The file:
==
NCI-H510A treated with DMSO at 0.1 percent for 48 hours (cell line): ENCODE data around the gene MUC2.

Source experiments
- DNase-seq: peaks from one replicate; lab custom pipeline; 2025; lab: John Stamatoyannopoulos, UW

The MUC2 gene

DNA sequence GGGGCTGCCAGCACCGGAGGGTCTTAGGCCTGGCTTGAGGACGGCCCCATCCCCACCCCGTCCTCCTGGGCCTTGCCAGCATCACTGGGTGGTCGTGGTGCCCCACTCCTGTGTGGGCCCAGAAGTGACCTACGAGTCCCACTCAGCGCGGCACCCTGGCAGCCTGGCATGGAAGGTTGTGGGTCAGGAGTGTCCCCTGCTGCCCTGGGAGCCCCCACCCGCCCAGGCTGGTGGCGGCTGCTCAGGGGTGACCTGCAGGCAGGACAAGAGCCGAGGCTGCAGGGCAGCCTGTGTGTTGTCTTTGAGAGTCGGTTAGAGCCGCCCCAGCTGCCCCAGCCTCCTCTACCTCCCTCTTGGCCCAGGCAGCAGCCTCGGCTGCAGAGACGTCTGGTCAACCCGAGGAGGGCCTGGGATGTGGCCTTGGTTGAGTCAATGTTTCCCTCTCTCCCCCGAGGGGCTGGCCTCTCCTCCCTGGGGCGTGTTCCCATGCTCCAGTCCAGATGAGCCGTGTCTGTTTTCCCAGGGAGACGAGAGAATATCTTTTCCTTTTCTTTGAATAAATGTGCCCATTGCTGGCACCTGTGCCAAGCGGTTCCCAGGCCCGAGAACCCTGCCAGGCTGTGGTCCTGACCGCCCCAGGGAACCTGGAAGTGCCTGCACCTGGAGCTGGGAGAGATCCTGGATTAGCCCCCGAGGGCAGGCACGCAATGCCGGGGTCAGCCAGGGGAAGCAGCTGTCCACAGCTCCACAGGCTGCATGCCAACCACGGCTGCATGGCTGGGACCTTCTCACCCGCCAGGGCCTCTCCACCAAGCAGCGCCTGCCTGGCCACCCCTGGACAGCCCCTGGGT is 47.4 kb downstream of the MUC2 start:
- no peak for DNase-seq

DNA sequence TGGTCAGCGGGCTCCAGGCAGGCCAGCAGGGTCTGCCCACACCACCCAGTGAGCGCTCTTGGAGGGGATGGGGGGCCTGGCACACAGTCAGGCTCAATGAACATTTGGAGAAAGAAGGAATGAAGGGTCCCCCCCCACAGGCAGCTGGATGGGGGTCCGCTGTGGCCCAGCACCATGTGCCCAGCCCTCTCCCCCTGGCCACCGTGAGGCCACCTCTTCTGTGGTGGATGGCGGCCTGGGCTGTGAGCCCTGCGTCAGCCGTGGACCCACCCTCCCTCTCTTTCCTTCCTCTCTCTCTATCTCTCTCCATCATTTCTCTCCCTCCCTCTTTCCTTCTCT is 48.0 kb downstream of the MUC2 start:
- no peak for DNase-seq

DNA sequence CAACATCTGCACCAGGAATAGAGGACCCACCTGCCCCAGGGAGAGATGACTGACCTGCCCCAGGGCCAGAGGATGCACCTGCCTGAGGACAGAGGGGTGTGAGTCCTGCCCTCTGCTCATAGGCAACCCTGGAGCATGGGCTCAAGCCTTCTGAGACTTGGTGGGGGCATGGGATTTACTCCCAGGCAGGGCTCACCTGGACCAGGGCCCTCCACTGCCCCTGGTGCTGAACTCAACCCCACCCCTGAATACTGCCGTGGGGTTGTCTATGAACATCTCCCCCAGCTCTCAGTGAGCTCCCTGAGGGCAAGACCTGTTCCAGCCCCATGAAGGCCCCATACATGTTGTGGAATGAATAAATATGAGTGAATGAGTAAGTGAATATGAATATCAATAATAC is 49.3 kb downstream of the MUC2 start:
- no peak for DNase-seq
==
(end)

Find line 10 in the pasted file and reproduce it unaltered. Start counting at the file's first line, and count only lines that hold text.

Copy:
- no peak for DNase-seq